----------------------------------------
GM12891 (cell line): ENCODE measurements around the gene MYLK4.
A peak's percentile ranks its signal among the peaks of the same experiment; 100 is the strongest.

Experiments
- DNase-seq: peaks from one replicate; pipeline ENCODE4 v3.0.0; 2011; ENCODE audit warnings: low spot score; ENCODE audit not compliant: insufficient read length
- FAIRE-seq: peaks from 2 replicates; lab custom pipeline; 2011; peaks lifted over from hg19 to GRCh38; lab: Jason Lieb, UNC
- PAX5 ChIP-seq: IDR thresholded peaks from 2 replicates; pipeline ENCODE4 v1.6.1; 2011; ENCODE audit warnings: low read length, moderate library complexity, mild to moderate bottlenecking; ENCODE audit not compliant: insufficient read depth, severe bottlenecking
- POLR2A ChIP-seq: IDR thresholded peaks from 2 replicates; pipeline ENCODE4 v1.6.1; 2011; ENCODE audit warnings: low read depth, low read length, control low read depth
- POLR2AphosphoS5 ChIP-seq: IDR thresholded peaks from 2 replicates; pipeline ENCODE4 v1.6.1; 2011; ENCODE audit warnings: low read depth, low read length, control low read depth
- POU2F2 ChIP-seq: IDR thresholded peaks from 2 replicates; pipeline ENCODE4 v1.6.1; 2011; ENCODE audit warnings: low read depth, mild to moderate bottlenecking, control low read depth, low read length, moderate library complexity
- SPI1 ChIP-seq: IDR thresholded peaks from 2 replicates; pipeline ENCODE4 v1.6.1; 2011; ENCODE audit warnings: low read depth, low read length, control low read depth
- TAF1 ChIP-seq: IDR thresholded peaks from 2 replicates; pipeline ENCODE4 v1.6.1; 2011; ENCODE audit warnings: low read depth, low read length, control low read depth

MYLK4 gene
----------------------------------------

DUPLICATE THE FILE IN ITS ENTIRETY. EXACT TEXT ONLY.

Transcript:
GM12891 (cell line): ENCODE measurements around the gene MYLK4.
A peak's percentile ranks its signal among the peaks of the same experiment; 100 is the strongest.

Experiments
- DNase-seq: peaks from one replicate; pipeline ENCODE4 v3.0.0; 2011; ENCODE audit warnings: low spot score; ENCODE audit not compliant: insufficient read length
- FAIRE-seq: peaks from 2 replicates; lab custom pipeline; 2011; peaks lifted over from hg19 to GRCh38; lab: Jason Lieb, UNC
- PAX5 ChIP-seq: IDR thresholded peaks from 2 replicates; pipeline ENCODE4 v1.6.1; 2011; ENCODE audit warnings: low read length, moderate library complexity, mild to moderate bottlenecking; ENCODE audit not compliant: insufficient read depth, severe bottlenecking
- POLR2A ChIP-seq: IDR thresholded peaks from 2 replicates; pipeline ENCODE4 v1.6.1; 2011; ENCODE audit warnings: low read depth, low read length, control low read depth
- POLR2AphosphoS5 ChIP-seq: IDR thresholded peaks from 2 replicates; pipeline ENCODE4 v1.6.1; 2011; ENCODE audit warnings: low read depth, low read length, control low read depth
- POU2F2 ChIP-seq: IDR thresholded peaks from 2 replicates; pipeline ENCODE4 v1.6.1; 2011; ENCODE audit warnings: low read depth, mild to moderate bottlenecking, control low read depth, low read length, moderate library complexity
- SPI1 ChIP-seq: IDR thresholded peaks from 2 replicates; pipeline ENCODE4 v1.6.1; 2011; ENCODE audit warnings: low read depth, low read length, control low read depth
- TAF1 ChIP-seq: IDR thresholded peaks from 2 replicates; pipeline ENCODE4 v1.6.1; 2011; ENCODE audit warnings: low read depth, low read length, control low read depth

MYLK4 gene